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Serialization | General Questions

 
Prashant Sehgal
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Hi,

It is said that through serialization one can persist the state of an object.

Q1- What about behaviour? When an object is serialized are only it's attributes persisited or are the methods also sent?

Q2- Adding/removing/modifying data type of an existing attribute will automatically update the serialVersionUId of the class. Will performing similar changes to methods also result in the same?

Thanks.
 
Rob Spoor
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A1- only non-static non-transient fields are actually serialized.
A while ago, as a test, I wrote two different classes with the same package, name and serialVersionUID. I could serialize an instance of one class, and deserialize it as an instance of the second. It had the behaviour of the second.

A2- The best answer is of course to try it out, but I think it does.
 
Nitesh Kant
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Only the state of any object instance is serialized.
As Rob told, by default only non-static and non-transient fields are serialized.
Now, de-serialization is equivalent to instantiating the class in the other JVM and then pre-populating the state into the new instance.
Since, this instantiation follows the same rule as the normal way of instantiation(via the new operator), so the class definition available in the local JVM will be used. This explains why the change in methods will take effect while de-serialization. However, this will work only if the serialVersionUid is the same for both the version of the classes. This essentially means that the serial version uid is explicitly specified in the class.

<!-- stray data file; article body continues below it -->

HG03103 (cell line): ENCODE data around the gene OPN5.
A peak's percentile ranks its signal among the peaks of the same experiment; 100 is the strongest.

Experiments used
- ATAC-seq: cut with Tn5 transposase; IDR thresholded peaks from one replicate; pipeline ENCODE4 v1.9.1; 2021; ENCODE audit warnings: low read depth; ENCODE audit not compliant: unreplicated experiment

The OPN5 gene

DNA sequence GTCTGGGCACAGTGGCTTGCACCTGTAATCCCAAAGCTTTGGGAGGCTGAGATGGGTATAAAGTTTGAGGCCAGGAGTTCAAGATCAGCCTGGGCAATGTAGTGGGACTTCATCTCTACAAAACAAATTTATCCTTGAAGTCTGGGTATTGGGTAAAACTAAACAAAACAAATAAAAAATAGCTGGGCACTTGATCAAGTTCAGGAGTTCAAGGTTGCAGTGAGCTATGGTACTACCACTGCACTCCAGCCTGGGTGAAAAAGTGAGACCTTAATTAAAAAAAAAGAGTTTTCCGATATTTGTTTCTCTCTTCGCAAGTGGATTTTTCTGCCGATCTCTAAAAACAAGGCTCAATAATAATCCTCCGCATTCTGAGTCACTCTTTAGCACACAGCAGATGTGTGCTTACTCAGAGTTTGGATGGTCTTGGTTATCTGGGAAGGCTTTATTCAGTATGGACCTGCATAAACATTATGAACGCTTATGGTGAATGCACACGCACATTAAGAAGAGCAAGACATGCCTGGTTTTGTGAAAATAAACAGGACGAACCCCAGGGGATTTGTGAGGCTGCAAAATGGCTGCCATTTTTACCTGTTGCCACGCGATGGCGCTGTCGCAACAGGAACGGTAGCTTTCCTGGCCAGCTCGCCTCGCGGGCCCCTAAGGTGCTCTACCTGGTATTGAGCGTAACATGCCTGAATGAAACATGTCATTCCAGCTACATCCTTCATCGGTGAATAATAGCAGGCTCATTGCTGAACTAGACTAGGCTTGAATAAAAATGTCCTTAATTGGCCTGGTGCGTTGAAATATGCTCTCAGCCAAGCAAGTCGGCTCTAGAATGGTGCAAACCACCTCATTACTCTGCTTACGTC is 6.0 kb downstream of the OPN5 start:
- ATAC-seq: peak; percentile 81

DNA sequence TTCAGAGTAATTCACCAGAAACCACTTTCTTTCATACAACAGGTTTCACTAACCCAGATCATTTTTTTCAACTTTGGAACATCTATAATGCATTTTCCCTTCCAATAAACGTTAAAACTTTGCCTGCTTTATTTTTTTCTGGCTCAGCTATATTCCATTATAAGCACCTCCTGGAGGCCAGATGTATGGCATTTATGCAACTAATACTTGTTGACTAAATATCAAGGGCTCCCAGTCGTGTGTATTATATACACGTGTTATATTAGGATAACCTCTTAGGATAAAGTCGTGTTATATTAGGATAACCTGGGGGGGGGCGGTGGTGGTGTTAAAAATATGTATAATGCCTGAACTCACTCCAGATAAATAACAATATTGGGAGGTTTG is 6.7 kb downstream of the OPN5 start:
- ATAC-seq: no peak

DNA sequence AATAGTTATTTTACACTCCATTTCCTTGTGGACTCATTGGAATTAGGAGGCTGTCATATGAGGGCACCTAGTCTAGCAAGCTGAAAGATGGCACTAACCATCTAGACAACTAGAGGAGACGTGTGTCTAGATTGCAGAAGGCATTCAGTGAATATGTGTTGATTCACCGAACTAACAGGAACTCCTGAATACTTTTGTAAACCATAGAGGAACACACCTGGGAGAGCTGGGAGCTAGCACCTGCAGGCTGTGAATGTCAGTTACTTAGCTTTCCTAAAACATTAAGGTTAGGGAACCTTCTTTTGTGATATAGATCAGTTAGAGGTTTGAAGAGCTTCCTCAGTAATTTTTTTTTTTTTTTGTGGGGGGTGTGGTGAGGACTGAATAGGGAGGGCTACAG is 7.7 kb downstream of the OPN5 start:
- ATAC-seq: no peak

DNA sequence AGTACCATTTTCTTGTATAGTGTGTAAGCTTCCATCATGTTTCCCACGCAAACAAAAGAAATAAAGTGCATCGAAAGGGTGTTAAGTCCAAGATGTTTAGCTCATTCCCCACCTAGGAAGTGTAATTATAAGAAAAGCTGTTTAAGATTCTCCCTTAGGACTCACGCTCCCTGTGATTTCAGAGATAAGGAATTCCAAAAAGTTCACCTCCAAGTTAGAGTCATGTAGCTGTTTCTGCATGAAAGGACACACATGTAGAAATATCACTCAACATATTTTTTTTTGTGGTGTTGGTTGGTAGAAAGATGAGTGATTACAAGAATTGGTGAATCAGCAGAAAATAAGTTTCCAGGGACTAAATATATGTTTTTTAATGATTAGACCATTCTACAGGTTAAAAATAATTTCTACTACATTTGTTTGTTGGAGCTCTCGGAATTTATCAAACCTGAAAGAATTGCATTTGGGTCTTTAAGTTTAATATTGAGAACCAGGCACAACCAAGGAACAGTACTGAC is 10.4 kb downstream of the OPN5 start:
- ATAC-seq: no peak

Of course, if dynamic classloading is enabled then the class definitions will be loaded from the origination JVM and so the class definition present there will be used, if it is not available in the local JVM where deserialization is done.

The serialversionUid is kind of a checksum of the class definition so, any change, like modifying the methods(in any way like changing the body or signature) or fields will change the serial version uid.
However, the serialversionUid specified explicitly in any class is not overridden during compilation.
SO, if you have not specified the id then it will be *automatically* changed.
On the other hand, if you have specified it and not changed then it will remain the same.
[ September 29, 2008: Message edited by: Nitesh Kant ]
 
Rob Spoor
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Originally posted by Nitesh Kant:
in any way like changing the body

Actually, experience has told me that if I change only the body of a method but leave the signature intact, the serialVersionUID will remain the same.

Since I've told my Eclipse to warn against missing serialVersionUIDs, I am adding generated values where needed. If I only change the body of a method, comment out the old serialVersionUID and then let Eclipse generate a new one (using serialver) it is exactly the same.
 
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